On Friday, July 27, stargazers gathered to watch as the lunar eclipse of the century lit up the night sky. And while the blood moon, which is what the longest total lunar eclipse in 100 years came to be called, sadly wasn't visible from the United States, photographers from different countries around the world were able to capture the red-hued planet as it aligned with the sun and the Earth during a process that took one hour and 43 minutes. Prepare to have major FOMO, because these photos of the full and blood moon will take your breath away.
Beginning in Australia and Indonesia before making its way across the eastern hemisphere, the blood moon made quite the celestial sight as it moved towards the sun after a partial eclipse. While the dramatic show sadly skipped out on North America, photographers in Europe, Africa, the Middle East, and Asia were able to capture the moment the moon moved into the shadow of the Earth, and the results are so spectacular. TBH, I'm having some serious wanderlust seeing the longest lunar eclipse of the 21st century light up the Eiffel Tower, a statue of the ancient Greek god Apollo in Athens, the Colosseum in Rome, and more in images captured by awe-struck viewers. While I'm still pretty disappointed that I wasn't able to see the moon turn red IRL, these photographs are definitely making up for it.
Friday night's lunar eclipse began in Australia before making its way across the rest of the eastern hemisphere. Is it just me, or is it the perfect accompaniment to the Sydney Opera House?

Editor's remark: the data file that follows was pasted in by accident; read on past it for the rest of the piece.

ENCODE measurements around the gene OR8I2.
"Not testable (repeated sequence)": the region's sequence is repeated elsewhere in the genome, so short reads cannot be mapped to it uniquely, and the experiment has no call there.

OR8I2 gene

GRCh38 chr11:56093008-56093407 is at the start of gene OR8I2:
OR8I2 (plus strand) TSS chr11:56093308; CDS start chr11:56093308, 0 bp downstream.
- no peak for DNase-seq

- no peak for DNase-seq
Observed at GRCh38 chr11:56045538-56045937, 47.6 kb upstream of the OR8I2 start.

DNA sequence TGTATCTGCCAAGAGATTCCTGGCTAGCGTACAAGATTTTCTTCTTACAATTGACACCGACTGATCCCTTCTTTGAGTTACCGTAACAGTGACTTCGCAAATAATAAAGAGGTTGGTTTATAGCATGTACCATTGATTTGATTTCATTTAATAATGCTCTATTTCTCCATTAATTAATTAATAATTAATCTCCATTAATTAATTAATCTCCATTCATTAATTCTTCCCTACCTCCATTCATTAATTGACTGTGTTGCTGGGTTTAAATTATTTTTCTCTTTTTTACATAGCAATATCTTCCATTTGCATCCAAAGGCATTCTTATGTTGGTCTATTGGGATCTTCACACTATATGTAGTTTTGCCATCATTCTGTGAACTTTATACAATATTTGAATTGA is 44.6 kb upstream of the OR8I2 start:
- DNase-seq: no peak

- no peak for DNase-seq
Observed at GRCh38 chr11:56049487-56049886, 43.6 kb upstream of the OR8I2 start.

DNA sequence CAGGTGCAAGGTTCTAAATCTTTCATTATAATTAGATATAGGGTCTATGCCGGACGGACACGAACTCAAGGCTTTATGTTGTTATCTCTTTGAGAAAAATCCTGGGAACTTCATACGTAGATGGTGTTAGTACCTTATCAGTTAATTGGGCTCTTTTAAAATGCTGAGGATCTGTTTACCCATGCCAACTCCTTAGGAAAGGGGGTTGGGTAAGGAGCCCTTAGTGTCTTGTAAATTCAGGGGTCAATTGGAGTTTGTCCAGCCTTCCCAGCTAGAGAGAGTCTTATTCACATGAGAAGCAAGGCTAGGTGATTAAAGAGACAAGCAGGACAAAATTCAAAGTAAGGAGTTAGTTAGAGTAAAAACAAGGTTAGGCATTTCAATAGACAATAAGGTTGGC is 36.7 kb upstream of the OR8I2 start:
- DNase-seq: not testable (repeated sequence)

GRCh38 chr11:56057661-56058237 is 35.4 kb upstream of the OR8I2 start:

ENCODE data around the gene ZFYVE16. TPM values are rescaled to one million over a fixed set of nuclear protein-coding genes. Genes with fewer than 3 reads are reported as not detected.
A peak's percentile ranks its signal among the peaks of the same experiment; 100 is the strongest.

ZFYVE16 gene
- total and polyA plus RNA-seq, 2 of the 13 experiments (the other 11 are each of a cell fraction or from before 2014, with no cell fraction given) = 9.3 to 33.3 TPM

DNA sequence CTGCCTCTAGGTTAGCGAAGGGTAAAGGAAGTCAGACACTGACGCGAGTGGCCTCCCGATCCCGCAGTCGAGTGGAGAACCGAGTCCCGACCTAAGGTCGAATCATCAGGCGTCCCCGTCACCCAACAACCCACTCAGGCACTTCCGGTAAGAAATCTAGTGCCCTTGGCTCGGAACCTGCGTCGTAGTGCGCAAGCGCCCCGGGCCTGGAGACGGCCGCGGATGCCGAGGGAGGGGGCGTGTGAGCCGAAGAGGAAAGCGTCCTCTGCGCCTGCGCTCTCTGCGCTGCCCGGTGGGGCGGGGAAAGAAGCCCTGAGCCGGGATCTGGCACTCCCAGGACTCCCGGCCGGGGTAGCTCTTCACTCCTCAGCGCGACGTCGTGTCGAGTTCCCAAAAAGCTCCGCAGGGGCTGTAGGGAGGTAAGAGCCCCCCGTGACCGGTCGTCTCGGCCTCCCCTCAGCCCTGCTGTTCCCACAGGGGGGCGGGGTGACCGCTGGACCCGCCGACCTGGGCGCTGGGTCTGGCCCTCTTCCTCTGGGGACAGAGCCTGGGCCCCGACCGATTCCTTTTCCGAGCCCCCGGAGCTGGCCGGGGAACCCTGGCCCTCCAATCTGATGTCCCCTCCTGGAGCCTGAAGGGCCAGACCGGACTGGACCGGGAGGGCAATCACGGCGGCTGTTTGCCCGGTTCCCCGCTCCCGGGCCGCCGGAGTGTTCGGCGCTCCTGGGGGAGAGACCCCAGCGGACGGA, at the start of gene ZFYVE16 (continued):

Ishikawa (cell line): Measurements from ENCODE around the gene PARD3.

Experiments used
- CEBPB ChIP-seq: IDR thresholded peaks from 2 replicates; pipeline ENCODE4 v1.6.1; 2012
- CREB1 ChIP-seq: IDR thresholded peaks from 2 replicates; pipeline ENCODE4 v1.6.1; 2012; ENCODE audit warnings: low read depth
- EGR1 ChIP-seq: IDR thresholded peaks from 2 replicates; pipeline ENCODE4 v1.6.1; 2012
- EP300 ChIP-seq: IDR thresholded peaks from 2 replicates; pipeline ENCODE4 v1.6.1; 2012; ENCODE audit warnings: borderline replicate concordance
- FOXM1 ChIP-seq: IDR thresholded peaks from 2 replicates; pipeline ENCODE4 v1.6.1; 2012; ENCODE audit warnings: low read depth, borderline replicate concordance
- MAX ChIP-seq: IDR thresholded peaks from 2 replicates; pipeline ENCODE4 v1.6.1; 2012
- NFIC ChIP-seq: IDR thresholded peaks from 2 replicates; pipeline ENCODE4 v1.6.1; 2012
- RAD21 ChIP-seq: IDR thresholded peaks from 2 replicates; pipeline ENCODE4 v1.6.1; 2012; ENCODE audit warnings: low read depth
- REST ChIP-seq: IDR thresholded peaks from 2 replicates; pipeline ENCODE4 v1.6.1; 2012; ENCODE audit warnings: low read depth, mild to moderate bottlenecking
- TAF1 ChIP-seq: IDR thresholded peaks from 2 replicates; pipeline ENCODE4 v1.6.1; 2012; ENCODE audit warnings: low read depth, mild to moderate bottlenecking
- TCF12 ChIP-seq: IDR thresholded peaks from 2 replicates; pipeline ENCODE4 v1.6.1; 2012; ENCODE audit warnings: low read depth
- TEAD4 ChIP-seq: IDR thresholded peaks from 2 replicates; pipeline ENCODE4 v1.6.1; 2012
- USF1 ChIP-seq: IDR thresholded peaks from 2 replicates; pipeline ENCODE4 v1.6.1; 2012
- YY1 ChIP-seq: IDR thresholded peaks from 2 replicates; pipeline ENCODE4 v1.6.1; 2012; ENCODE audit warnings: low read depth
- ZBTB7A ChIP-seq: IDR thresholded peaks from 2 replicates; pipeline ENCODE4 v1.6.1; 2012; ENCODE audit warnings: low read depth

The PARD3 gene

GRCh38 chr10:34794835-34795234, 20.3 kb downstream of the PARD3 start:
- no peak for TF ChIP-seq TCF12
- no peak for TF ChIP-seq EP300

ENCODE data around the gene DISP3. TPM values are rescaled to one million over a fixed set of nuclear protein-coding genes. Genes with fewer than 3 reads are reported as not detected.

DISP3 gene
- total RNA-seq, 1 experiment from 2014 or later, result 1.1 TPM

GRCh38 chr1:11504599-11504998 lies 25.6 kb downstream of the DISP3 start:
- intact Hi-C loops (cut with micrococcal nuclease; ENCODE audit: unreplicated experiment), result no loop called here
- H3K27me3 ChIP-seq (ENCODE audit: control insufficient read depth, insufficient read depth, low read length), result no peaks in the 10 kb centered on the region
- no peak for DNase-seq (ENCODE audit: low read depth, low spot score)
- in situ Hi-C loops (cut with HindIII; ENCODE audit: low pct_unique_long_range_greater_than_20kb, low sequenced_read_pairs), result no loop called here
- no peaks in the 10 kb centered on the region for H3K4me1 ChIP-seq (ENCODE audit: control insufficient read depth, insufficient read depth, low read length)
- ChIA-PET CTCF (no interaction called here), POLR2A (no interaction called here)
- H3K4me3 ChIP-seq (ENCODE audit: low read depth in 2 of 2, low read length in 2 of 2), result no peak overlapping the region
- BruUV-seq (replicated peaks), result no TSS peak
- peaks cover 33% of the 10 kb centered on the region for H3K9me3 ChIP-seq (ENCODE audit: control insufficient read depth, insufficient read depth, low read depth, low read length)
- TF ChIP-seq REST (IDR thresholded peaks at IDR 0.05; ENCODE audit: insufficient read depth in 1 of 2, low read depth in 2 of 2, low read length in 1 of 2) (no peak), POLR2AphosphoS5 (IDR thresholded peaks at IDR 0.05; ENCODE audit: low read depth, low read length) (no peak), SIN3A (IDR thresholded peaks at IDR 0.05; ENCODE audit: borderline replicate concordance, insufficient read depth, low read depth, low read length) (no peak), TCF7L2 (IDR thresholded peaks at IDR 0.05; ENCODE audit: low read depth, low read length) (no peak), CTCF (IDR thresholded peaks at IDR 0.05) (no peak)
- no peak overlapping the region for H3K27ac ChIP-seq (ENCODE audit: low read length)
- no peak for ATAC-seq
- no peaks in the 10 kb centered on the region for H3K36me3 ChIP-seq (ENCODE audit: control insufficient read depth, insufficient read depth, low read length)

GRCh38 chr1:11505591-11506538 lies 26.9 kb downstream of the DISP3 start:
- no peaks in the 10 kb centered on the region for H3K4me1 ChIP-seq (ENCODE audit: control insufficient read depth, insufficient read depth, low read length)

While the Red Moon could be seen across many different countries, one of the most spectacular sights was the red-tinged orb's entrance above Hohenzollern Castle in Hechingen, Germany.
The Red Moon also made its way to the Middle East. How stunning does it look against the backdrop of the Hagia Sofia in Istanbul?
I love this take on a dessert moon.
Taken by photographer Aris Messinis, this photo appears to show the ancient Greek goddess Hera and god Apollo in Athens engaged in a game of handball. It's easily one of the best optical illusions I've seen from the Red Moon.
While it seems like everyone was mesmerized by the moon's transformation, Mars also got some face time from stargazers. It turns out that there was not one, but two crimson-colored orbs in the sky as the red planet also made an appearance during the triple alignment with the sun. Per CNN, Mars is closer to Earth than it has been in 15 years, and it was quite a sight to see.
Even if you weren't privy to arguably one of the best celestial shows of this century, at least there are plenty of incredible photographs circulating the Twitterverse for your viewing pleasure. However, if you're looking to get in on the eclipse action in real life, you won't have to wait very long. According to the Space.com, another total lunar eclipse will be visible across North America on Jan. 19, 2019, so get your cameras ready for a spectacular sight and a totally 'Gram-worthy image.